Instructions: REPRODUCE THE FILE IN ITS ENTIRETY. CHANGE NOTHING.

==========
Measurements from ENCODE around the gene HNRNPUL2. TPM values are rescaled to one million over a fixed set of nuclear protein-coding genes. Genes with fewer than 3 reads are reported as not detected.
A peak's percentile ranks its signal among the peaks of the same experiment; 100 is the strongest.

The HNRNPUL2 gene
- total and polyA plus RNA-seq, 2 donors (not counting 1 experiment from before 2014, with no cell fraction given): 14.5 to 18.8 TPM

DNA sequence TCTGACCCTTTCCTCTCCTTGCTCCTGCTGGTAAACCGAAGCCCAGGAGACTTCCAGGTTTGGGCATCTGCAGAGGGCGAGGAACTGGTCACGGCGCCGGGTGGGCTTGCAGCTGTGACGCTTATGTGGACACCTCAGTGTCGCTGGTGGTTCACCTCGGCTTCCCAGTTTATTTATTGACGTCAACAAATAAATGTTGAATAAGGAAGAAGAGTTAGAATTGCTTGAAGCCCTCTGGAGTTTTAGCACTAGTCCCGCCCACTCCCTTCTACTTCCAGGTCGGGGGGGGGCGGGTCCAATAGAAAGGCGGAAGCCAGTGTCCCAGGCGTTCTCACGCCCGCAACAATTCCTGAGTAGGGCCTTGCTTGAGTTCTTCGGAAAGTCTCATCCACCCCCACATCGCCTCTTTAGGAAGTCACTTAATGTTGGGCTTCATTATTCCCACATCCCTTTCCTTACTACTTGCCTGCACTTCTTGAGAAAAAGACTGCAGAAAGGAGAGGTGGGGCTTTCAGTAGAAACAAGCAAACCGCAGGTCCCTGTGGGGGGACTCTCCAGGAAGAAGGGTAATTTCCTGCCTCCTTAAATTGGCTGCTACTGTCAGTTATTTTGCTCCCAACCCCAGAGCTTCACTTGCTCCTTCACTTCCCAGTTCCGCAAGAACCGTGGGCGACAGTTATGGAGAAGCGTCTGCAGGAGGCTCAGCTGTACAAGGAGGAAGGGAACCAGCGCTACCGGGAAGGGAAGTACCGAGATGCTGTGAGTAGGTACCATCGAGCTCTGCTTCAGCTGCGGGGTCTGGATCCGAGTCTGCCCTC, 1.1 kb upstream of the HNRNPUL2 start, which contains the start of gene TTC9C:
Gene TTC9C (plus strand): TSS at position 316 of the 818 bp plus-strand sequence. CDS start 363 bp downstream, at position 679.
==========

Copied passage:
Measurements from ENCODE around the gene HNRNPUL2. TPM values are rescaled to one million over a fixed set of nuclear protein-coding genes. Genes with fewer than 3 reads are reported as not detected.
A peak's percentile ranks its signal among the peaks of the same experiment; 100 is the strongest.

The HNRNPUL2 gene
- total and polyA plus RNA-seq, 2 donors (not counting 1 experiment from before 2014, with no cell fraction given): 14.5 to 18.8 TPM

DNA sequence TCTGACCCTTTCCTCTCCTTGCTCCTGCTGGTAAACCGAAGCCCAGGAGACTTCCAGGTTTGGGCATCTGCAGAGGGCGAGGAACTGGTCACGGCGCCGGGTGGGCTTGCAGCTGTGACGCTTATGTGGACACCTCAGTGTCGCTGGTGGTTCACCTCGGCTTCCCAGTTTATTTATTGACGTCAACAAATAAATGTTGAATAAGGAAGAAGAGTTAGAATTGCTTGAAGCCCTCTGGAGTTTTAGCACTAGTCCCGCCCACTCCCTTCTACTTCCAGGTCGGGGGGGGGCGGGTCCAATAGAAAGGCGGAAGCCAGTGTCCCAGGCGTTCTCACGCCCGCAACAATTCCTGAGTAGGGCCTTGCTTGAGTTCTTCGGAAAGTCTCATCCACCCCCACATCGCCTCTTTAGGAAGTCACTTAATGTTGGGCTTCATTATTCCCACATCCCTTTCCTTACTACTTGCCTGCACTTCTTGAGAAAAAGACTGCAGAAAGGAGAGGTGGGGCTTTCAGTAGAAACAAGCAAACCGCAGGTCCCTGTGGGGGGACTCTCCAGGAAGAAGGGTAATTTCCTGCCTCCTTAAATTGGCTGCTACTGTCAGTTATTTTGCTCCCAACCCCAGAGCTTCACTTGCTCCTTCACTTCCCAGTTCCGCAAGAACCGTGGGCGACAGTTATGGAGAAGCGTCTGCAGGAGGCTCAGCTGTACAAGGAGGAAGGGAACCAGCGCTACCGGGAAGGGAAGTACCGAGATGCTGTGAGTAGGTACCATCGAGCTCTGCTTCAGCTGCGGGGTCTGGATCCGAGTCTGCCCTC, 1.1 kb upstream of the HNRNPUL2 start, which contains the start of gene TTC9C:
Gene TTC9C (plus strand): TSS at position 316 of the 818 bp plus-strand sequence. CDS start 363 bp downstream, at position 679.